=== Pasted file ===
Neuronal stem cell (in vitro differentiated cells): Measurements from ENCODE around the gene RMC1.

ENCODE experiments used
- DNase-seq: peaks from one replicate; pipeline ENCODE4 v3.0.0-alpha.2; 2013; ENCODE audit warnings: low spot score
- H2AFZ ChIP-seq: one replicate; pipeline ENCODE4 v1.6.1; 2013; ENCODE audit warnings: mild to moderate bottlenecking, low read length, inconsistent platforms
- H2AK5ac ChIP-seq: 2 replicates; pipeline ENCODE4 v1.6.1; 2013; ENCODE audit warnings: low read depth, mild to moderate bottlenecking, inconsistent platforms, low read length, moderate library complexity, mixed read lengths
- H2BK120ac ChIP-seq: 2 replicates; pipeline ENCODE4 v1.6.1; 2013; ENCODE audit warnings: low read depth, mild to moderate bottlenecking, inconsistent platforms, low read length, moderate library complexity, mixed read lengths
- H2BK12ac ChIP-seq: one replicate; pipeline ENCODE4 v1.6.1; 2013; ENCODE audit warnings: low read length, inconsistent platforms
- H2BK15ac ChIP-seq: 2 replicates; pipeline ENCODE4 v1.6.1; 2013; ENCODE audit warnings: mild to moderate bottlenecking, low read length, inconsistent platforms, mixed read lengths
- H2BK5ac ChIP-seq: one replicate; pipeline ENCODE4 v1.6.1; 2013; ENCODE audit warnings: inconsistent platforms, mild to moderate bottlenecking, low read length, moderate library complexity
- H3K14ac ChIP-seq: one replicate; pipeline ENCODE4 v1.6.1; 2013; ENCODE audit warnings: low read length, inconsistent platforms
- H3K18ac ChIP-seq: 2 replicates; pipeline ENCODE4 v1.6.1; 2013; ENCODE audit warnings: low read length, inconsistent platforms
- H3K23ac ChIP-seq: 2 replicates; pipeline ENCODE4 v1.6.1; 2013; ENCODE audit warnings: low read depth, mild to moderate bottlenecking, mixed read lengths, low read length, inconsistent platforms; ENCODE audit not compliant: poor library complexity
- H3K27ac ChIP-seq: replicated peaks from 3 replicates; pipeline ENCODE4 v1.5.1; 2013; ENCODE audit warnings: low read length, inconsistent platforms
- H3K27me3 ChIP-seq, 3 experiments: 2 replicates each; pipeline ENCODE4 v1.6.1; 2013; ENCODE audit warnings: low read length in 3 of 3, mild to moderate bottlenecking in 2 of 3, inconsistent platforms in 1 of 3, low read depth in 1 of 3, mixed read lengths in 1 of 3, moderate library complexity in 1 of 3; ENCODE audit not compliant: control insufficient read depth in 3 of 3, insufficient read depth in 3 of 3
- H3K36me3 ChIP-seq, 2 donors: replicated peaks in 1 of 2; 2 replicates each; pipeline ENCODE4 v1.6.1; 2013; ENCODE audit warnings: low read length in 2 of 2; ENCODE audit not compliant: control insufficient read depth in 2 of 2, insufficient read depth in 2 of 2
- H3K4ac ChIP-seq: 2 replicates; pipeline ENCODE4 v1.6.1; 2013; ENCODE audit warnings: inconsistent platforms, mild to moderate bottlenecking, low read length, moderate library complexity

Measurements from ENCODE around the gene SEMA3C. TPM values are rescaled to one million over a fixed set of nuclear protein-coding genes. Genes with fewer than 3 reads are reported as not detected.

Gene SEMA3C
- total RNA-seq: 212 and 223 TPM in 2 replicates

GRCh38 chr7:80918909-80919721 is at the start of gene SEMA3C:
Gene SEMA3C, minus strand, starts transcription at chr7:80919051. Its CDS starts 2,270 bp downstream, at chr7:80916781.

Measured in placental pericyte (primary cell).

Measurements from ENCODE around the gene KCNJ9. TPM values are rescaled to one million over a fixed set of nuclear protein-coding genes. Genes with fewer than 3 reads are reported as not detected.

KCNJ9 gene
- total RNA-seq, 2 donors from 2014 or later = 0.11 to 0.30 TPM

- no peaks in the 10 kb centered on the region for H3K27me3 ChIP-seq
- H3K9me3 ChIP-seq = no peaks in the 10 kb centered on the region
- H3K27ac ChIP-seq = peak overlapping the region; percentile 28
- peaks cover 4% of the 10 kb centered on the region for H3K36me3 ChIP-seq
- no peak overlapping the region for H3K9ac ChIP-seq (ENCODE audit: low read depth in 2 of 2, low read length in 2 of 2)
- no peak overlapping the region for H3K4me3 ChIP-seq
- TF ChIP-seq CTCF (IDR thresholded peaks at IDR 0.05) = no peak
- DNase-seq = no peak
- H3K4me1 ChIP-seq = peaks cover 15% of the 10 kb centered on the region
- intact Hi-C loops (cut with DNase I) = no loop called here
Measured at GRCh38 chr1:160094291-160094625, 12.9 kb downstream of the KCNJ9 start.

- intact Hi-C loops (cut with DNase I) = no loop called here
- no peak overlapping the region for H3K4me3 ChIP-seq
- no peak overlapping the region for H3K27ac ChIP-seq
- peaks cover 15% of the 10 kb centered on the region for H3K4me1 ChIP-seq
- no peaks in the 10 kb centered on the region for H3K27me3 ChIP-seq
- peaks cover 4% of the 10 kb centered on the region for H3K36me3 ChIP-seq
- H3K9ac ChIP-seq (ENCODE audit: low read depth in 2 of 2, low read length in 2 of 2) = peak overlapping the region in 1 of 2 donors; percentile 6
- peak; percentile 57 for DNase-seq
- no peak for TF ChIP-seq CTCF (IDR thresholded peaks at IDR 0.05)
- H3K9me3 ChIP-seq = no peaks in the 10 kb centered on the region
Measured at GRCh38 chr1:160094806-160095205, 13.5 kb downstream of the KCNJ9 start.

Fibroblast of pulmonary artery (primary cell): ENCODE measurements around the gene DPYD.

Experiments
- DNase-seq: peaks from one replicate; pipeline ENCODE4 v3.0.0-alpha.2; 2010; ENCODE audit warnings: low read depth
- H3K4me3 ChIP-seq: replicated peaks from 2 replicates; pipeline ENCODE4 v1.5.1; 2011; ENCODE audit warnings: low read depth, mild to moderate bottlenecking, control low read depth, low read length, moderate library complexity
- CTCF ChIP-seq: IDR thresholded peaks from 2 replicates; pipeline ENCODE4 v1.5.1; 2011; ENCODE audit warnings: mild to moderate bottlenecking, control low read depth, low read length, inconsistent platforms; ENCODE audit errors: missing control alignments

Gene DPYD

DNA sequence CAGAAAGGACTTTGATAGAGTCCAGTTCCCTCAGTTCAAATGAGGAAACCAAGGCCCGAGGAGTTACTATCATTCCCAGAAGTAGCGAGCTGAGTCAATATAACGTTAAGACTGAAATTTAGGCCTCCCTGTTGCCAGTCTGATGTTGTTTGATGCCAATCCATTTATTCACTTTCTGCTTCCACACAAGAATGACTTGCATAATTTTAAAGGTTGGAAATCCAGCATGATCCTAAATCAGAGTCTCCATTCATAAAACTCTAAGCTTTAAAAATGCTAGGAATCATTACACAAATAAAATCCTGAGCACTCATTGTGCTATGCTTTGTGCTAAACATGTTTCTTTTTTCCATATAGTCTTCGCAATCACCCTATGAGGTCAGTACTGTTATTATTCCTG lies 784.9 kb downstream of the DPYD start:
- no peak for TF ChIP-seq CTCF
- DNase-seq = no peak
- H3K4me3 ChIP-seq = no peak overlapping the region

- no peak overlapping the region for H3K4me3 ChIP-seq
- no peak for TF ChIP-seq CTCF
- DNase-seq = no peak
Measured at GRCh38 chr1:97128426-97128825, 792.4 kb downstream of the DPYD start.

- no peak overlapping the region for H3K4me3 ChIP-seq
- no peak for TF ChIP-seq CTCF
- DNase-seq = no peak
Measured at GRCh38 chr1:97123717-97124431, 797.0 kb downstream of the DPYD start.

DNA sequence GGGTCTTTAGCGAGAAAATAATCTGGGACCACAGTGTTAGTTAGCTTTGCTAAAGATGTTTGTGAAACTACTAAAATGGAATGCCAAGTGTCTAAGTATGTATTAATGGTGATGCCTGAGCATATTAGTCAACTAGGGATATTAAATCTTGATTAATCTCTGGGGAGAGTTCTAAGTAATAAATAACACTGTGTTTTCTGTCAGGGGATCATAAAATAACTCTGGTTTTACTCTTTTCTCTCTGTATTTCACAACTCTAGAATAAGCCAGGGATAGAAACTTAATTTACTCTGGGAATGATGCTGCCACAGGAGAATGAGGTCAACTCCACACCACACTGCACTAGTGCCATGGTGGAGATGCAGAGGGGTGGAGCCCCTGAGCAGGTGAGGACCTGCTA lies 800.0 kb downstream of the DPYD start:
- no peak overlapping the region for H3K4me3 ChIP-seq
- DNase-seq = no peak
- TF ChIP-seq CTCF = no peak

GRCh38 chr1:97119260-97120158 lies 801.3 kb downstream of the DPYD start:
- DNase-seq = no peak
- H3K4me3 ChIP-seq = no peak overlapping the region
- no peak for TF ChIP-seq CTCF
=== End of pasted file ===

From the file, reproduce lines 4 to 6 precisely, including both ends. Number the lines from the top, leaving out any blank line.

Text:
- H2AFZ ChIP-seq: one replicate; pipeline ENCODE4 v1.6.1; 2013; ENCODE audit warnings: mild to moderate bottlenecking, low read length, inconsistent platforms
- H2AK5ac ChIP-seq: 2 replicates; pipeline ENCODE4 v1.6.1; 2013; ENCODE audit warnings: low read depth, mild to moderate bottlenecking, inconsistent platforms, low read length, moderate library complexity, mixed read lengths
- H2BK120ac ChIP-seq: 2 replicates; pipeline ENCODE4 v1.6.1; 2013; ENCODE audit warnings: low read depth, mild to moderate bottlenecking, inconsistent platforms, low read length, moderate library complexity, mixed read lengths